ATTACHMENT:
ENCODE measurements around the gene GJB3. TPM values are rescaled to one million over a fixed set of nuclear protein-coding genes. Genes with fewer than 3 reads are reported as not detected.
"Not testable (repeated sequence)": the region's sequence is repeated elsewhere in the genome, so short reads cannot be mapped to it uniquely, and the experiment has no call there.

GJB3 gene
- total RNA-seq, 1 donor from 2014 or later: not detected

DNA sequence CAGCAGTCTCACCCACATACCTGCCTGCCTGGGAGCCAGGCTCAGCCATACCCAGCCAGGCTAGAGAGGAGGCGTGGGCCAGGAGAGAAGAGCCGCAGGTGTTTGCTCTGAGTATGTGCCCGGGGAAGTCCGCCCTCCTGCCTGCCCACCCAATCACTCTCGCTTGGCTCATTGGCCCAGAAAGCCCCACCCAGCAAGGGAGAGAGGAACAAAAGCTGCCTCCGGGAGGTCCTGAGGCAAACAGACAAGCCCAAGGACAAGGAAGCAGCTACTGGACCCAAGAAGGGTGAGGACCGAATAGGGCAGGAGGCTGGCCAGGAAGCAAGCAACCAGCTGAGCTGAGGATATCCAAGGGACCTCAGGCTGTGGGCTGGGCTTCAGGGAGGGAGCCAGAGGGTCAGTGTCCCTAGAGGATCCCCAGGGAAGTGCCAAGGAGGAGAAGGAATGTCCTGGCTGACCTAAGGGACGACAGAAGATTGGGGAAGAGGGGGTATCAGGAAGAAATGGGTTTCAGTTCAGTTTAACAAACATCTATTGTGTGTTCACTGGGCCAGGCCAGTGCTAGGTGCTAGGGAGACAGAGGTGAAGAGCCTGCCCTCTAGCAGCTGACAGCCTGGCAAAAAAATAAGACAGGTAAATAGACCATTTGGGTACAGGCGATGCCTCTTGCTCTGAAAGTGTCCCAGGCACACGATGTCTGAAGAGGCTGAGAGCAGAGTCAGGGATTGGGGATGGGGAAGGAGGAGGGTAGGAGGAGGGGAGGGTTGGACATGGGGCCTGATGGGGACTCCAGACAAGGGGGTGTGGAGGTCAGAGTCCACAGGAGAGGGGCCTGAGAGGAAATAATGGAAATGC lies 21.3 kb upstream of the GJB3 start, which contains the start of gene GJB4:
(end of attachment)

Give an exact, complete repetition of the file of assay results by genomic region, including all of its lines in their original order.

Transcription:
ENCODE measurements around the gene GJB3. TPM values are rescaled to one million over a fixed set of nuclear protein-coding genes. Genes with fewer than 3 reads are reported as not detected.
"Not testable (repeated sequence)": the region's sequence is repeated elsewhere in the genome, so short reads cannot be mapped to it uniquely, and the experiment has no call there.

GJB3 gene
- total RNA-seq, 1 donor from 2014 or later: not detected

DNA sequence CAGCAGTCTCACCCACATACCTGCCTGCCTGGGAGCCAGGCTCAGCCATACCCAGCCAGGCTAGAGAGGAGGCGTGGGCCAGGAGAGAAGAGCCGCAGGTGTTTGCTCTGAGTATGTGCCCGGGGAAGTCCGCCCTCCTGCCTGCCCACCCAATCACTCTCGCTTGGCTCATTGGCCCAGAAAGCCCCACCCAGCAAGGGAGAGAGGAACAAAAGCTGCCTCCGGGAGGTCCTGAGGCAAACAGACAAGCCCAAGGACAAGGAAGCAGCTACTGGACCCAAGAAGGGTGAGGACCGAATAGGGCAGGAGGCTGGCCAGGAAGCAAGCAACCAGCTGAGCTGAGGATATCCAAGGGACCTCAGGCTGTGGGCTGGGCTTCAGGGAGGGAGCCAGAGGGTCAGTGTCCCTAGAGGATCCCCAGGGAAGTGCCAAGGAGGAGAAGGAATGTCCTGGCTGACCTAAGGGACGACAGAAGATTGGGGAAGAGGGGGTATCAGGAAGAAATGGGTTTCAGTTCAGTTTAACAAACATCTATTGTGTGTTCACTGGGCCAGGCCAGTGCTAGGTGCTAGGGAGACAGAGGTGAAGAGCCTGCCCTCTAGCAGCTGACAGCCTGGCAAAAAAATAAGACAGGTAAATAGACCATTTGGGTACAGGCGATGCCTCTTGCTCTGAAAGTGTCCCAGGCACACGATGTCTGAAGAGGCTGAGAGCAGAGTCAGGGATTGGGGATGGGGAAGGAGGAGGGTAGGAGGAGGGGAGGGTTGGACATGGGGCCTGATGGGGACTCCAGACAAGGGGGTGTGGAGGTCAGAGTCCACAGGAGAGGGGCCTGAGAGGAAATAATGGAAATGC lies 21.3 kb upstream of the GJB3 start, which contains the start of gene GJB4: